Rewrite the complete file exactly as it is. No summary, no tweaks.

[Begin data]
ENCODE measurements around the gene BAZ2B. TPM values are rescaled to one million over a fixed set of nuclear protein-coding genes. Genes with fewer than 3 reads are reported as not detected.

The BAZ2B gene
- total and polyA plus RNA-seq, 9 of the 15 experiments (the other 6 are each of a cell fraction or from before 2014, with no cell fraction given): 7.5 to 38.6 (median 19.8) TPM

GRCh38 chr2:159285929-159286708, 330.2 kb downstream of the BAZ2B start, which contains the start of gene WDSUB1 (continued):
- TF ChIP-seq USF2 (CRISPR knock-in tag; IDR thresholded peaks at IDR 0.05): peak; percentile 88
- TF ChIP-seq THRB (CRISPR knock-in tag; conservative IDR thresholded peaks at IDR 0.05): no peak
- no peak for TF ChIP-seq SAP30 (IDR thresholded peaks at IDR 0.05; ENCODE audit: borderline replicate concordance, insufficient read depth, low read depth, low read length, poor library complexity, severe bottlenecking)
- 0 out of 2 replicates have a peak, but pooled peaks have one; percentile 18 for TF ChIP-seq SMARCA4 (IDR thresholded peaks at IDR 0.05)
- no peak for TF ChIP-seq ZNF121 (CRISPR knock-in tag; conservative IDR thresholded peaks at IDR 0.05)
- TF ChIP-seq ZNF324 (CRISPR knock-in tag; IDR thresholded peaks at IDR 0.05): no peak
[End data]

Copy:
ENCODE measurements around the gene BAZ2B. TPM values are rescaled to one million over a fixed set of nuclear protein-coding genes. Genes with fewer than 3 reads are reported as not detected.

The BAZ2B gene
- total and polyA plus RNA-seq, 9 of the 15 experiments (the other 6 are each of a cell fraction or from before 2014, with no cell fraction given): 7.5 to 38.6 (median 19.8) TPM

GRCh38 chr2:159285929-159286708, 330.2 kb downstream of the BAZ2B start, which contains the start of gene WDSUB1 (continued):
- TF ChIP-seq USF2 (CRISPR knock-in tag; IDR thresholded peaks at IDR 0.05): peak; percentile 88
- TF ChIP-seq THRB (CRISPR knock-in tag; conservative IDR thresholded peaks at IDR 0.05): no peak
- no peak for TF ChIP-seq SAP30 (IDR thresholded peaks at IDR 0.05; ENCODE audit: borderline replicate concordance, insufficient read depth, low read depth, low read length, poor library complexity, severe bottlenecking)
- 0 out of 2 replicates have a peak, but pooled peaks have one; percentile 18 for TF ChIP-seq SMARCA4 (IDR thresholded peaks at IDR 0.05)
- no peak for TF ChIP-seq ZNF121 (CRISPR knock-in tag; conservative IDR thresholded peaks at IDR 0.05)
- TF ChIP-seq ZNF324 (CRISPR knock-in tag; IDR thresholded peaks at IDR 0.05): no peak